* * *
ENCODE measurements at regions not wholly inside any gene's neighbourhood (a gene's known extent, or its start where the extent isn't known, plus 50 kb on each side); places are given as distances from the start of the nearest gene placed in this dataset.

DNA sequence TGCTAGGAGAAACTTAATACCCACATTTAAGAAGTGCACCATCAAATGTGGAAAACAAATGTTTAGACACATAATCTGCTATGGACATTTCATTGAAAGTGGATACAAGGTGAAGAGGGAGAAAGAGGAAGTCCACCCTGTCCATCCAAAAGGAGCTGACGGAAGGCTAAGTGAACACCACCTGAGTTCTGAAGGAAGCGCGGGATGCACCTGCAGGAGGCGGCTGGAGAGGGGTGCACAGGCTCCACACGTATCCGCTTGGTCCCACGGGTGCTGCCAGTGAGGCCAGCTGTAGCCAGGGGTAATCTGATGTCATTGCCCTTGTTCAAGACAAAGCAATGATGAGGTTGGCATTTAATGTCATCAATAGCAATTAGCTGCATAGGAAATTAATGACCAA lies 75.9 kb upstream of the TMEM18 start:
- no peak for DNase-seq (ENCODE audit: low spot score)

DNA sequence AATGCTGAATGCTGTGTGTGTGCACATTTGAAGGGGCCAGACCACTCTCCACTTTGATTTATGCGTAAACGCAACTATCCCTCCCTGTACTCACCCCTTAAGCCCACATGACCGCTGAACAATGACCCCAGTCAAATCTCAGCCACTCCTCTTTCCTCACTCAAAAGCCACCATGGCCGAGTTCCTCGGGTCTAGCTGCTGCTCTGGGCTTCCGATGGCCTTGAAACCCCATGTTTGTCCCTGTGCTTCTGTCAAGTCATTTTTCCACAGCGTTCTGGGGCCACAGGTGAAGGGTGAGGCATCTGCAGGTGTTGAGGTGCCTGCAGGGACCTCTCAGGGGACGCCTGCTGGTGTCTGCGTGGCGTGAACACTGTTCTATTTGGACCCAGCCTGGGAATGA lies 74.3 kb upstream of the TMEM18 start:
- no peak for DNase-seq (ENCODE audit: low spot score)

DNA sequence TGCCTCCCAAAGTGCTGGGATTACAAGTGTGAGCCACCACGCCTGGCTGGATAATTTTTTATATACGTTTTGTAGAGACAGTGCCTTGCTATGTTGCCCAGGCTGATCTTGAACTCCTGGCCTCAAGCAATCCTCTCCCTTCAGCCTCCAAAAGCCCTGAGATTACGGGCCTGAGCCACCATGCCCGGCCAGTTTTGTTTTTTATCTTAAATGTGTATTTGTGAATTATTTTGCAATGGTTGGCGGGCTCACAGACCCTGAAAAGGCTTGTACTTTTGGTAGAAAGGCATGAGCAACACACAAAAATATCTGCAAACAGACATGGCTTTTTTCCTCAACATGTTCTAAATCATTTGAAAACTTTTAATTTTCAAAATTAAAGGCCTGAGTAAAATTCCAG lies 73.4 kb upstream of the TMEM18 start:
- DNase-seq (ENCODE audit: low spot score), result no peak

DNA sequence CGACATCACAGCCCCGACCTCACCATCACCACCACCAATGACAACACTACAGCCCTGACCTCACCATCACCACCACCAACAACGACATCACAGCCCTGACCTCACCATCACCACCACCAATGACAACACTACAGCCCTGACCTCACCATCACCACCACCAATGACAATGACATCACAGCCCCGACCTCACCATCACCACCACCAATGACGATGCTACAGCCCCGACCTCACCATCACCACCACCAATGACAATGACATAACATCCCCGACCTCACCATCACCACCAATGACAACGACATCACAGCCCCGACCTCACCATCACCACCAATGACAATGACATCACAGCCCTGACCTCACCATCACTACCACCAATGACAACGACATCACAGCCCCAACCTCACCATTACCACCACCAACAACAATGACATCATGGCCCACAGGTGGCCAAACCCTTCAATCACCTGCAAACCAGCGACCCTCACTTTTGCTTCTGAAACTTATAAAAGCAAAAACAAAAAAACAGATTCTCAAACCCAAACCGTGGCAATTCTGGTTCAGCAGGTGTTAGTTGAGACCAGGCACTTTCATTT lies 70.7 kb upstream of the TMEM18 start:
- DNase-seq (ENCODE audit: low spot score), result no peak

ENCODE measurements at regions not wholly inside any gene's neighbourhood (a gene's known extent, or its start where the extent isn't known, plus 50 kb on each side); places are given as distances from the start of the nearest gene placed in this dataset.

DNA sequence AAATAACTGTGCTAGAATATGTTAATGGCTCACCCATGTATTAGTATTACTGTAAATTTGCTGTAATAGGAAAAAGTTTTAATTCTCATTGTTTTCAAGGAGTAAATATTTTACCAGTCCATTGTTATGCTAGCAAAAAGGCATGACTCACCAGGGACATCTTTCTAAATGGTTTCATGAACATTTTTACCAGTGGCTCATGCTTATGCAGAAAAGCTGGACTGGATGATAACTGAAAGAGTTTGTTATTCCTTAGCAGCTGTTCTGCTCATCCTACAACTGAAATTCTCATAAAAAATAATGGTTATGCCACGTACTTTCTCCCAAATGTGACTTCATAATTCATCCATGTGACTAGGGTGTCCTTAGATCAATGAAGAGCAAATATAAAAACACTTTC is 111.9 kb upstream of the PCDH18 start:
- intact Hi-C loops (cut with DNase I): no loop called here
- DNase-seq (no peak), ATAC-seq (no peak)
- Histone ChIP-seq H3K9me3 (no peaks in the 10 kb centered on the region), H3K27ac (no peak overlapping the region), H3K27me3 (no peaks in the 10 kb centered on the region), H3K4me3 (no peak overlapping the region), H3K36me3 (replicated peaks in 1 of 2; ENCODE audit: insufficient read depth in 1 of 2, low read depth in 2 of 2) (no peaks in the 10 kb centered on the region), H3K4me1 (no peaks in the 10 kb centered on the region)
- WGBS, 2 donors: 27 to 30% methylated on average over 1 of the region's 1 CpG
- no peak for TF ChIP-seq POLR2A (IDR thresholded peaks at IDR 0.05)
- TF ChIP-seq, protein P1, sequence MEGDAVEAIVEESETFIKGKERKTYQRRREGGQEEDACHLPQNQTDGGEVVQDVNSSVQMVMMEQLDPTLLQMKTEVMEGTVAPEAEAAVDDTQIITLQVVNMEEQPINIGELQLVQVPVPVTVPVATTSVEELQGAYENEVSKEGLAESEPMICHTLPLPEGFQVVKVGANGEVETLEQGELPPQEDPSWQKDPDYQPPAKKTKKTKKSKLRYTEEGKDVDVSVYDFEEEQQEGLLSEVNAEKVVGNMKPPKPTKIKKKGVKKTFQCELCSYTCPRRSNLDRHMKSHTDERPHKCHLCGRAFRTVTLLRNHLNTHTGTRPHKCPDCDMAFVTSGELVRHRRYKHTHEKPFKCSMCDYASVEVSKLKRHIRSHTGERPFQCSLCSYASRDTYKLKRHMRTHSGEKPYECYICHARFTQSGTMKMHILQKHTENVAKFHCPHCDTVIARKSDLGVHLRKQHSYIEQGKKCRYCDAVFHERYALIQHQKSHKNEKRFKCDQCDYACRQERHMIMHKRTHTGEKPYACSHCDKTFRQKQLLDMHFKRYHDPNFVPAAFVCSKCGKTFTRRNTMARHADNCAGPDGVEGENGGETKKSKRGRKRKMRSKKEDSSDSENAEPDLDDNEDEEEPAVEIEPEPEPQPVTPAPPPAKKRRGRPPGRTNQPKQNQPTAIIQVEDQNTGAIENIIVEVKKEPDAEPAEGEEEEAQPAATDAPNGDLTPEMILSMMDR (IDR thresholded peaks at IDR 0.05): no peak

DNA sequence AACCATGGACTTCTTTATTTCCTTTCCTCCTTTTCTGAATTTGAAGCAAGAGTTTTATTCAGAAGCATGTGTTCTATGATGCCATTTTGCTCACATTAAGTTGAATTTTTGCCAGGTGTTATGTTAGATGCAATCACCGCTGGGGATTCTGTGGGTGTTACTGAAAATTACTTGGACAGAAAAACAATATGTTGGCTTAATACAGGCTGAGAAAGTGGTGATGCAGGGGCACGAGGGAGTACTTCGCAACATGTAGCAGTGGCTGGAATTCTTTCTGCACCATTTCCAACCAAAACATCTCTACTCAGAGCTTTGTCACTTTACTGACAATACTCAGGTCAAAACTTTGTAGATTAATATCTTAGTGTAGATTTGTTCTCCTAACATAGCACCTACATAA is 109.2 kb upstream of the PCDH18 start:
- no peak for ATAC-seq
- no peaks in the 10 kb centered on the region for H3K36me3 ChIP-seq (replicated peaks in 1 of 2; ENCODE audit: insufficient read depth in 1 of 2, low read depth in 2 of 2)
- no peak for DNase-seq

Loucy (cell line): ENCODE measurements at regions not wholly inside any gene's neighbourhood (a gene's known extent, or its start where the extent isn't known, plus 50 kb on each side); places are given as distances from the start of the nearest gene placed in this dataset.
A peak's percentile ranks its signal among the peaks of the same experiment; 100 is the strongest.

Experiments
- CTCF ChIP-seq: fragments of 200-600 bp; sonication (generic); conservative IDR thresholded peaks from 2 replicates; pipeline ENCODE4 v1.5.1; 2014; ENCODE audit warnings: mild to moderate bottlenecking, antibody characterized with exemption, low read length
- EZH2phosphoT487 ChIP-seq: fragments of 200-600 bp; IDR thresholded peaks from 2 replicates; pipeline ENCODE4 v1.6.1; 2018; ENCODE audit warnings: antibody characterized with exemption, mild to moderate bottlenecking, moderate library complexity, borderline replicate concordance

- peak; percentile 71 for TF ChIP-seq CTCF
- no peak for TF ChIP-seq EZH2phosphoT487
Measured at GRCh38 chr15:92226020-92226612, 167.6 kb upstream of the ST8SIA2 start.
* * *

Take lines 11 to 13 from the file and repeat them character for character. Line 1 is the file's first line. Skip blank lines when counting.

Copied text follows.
DNA sequence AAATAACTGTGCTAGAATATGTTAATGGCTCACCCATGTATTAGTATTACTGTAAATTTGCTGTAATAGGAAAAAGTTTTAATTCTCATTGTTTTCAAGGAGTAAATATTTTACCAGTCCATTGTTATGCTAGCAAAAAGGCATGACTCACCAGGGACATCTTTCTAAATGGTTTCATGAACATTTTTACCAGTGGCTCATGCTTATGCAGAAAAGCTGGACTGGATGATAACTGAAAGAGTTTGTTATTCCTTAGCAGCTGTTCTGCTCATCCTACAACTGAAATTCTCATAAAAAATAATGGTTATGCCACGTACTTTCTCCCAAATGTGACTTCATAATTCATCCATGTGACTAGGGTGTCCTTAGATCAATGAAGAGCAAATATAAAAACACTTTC is 111.9 kb upstream of the PCDH18 start:
- intact Hi-C loops (cut with DNase I): no loop called here
- DNase-seq (no peak), ATAC-seq (no peak)